A few days ago the woman who helps Men’s Journal book the dashing and rugged men who grace our covers wanted to discuss who we should be flirting with for next year’s magazines. As an exercise, she asked me to describe what makes our cover guys our cover guys.
I gave her a few character traits, some common threads you could find that tie Matthew McConaughey to Kyle Chandler to Josh Brolin—guys who seem game for adventure, capable in an unexpected spot, and who will generally elevate whatever situation they’re in. Then I added one more thought: “Does not drink hard seltzer. May not hang out with you if you offer him a hard seltzer.”
But maybe I’m just projecting here.
Back in April, Men’s Journal moved from New York City to North County San Diego—a place with a lot more of what the world romanticizes about Southern California and a lot less of what it ridicules about Southern California (for the inverse, see Orange County directly to our north). But this is still Southern California, which is to say the body cult is alive and well. Walk our beaches on any given weekend, and you will not escape the fact that I’m clearly in the minority; there are no shortage of guys guzzling Truly or White Claw or (because it’s still San Diego) “craft” seltzers like Ashland.
I think I get it; if your goals in life are to perpetually relive spring break (which, let’s be honest, is a tidy summary for Southern California, writ large) while maintaining zero-percent body fat, hard seltzer checks all the boxes. After a few decades of craft beer pushing further down the “tastes interesting” end of the spectrum at the expense of the “tastes refreshing” end, it’s no longer a given that beer is the first thing you think of when you’re grabbing a six-pack on your way to the sand (or the BBQ or the park or wherever you’re day drinking). Plus, it’s a safe bet that many women in attendance will have one with you.
The whole reason hard seltzer works is because of what it lacks. It relegates the act of consumption to a precursor, an unimportant means to the sole focus end: your buzz. There is nothing to savor because savoring is a distraction—from the all that bare skin, from your pickup artist playbook, from the next round of Spikeball. Hard seltzer lacks calories, lacks sugars, lacks bloat, lacks ingredients, lacks heft, lacks … balls.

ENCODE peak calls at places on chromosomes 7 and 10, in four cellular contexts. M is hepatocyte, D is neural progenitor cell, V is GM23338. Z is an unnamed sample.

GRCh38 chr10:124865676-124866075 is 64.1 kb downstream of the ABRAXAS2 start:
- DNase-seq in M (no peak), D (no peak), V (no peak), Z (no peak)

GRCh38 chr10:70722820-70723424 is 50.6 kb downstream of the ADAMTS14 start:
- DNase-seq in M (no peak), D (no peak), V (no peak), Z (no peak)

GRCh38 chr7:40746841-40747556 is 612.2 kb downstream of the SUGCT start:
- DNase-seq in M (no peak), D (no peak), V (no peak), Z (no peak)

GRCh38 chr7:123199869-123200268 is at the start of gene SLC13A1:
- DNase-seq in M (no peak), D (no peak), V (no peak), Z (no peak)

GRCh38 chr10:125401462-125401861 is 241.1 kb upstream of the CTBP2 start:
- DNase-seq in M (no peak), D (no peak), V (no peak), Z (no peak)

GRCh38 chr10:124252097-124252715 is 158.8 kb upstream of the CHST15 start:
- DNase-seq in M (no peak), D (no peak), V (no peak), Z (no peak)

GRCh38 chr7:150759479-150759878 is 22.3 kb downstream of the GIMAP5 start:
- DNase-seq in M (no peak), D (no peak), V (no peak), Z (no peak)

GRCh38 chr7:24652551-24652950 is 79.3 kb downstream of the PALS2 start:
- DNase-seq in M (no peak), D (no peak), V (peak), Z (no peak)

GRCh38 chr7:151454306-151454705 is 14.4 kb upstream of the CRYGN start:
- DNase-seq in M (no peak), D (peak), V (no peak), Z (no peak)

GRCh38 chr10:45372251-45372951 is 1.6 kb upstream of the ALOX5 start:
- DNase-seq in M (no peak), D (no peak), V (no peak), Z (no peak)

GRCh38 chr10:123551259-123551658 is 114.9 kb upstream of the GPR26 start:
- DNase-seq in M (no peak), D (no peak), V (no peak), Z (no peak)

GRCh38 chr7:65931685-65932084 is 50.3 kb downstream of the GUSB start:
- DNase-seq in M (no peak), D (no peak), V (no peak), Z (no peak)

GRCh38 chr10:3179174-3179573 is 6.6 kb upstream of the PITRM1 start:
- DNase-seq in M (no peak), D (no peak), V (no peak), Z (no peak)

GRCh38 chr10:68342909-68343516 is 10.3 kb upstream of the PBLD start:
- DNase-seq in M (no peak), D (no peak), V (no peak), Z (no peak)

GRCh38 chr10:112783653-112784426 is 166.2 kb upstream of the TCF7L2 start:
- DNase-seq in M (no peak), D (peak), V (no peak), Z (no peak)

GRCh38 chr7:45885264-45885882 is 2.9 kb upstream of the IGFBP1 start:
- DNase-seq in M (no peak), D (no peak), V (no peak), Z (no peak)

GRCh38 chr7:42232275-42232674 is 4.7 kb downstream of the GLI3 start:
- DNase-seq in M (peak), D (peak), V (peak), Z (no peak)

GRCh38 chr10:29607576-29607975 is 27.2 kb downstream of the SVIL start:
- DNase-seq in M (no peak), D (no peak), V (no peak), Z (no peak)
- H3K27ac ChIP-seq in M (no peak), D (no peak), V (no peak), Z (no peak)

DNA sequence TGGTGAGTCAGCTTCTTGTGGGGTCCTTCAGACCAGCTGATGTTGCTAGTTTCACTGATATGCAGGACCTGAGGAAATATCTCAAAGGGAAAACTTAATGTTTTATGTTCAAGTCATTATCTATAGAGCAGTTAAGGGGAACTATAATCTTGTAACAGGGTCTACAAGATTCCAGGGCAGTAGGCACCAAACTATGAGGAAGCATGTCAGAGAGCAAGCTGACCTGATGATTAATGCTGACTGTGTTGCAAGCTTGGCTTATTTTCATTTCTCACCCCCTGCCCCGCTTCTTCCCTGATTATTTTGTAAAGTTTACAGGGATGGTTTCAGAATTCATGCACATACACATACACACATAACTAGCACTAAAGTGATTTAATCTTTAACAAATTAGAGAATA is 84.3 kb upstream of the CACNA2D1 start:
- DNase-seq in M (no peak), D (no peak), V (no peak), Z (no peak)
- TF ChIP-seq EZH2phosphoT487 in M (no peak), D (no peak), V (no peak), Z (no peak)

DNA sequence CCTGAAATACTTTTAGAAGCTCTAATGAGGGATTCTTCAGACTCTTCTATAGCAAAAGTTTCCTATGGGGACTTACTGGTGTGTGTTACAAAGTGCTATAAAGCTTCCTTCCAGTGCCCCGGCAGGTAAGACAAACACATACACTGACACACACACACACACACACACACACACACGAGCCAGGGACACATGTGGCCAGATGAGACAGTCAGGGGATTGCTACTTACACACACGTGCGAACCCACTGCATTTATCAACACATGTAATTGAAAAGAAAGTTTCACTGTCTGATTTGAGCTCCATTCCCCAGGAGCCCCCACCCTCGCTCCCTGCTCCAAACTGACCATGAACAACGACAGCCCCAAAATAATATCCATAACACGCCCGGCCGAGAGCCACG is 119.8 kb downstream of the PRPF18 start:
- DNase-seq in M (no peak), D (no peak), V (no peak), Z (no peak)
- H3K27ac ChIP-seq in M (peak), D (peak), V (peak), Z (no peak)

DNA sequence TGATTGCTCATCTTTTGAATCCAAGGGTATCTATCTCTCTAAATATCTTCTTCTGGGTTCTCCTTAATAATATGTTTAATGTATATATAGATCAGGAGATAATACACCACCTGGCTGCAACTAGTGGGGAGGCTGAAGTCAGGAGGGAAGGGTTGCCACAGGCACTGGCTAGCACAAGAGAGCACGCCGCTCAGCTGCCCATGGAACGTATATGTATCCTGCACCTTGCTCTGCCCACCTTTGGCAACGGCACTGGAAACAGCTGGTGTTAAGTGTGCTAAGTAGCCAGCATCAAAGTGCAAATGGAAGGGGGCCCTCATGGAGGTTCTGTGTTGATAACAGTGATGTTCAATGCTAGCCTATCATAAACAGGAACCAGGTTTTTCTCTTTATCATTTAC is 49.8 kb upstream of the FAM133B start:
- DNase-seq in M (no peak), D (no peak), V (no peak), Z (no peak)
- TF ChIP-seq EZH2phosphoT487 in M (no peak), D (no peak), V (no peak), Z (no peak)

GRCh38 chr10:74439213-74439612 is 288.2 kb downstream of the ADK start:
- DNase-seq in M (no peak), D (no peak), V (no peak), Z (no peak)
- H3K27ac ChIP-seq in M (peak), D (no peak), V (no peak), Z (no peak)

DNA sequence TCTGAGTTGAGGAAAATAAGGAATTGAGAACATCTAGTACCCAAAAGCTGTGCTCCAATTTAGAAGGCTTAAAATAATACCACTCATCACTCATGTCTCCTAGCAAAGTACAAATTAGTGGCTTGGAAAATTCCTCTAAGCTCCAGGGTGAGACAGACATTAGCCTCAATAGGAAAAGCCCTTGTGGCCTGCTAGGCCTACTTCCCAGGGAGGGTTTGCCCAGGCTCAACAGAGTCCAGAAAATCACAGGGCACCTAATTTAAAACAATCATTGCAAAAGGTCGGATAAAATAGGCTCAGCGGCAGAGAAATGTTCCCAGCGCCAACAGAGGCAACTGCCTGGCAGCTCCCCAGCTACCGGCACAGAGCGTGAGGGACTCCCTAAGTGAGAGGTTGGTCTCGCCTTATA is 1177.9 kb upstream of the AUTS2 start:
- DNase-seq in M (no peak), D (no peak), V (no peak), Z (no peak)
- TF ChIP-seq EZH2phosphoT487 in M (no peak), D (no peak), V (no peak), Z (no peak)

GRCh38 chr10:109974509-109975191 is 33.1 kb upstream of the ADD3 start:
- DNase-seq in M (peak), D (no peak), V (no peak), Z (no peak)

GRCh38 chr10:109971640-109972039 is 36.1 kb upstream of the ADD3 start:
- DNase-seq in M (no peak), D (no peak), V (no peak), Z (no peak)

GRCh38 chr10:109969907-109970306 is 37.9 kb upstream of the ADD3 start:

To borrow a phrase from Walter Sobchak in The Big Lebowski, “Say what you want about craft beer, dude. At least it’s a craft.” The local breweries around our new office—and literally every other scrap of American soil I can think of—have mastered the art of beer. The Stones and the Modern Times and the dozens of breweries near you got so good at IPAs and barrel aged stouts and saisons that they’ve turned their attention to styles that pair well with the beach: sours, lagers, and pilsners. Hell, they’ve even figured out how to improve Mexican beer, which didn’t really need improving.
And while California might not be known for the crisp, minerally white wines that will cool you off on a scorching hot day, our national wine palate has gotten sophisticated enough that you can easily find interesting coastal Italian whites, New Zealand Sauvignon Blancs, and effervescent Portugese Vino Verdes at good bottle shops across the country.
The whole reason hard seltzer works is because of what it lacks.
All of which is to say there are plenty of alternatives to hard seltzer that are just as refreshing as hard seltzer, which can awaken in you something more than just a good buzz. A great beer or glass of wine doesn’t just relieve stress or release endorphins—it awakens your senses; it generates ideas and connects you to the people with whom you’re sharing it. In short, it makes the buzz the means to an end, and the end is a more meaningful experience.
In the vernacular of American men, there is no higher compliment than “He seems like a guy you’d want to have a beer with.” It’s how we choose our friends, our Men’s Journal cover subjects, and our politicians, because it’s shorthand for someone who seems interesting, trustworthy, and funny. I’ve never once heard a guy refer to another guy as someone “you’d want to have a hard seltzer with,” but if I did, I’d have no idea what that said about the guy in question.
Actually, that’s not true. I’d assume it was shorthand for someone who looks like they’d be good at Spikeball. Which brings me to my next point: Real men don’t play Spikeball. As for all the women you’re hoping to share your seltzer with, here’s a pro tip: the more interesting ones drink bourbon.
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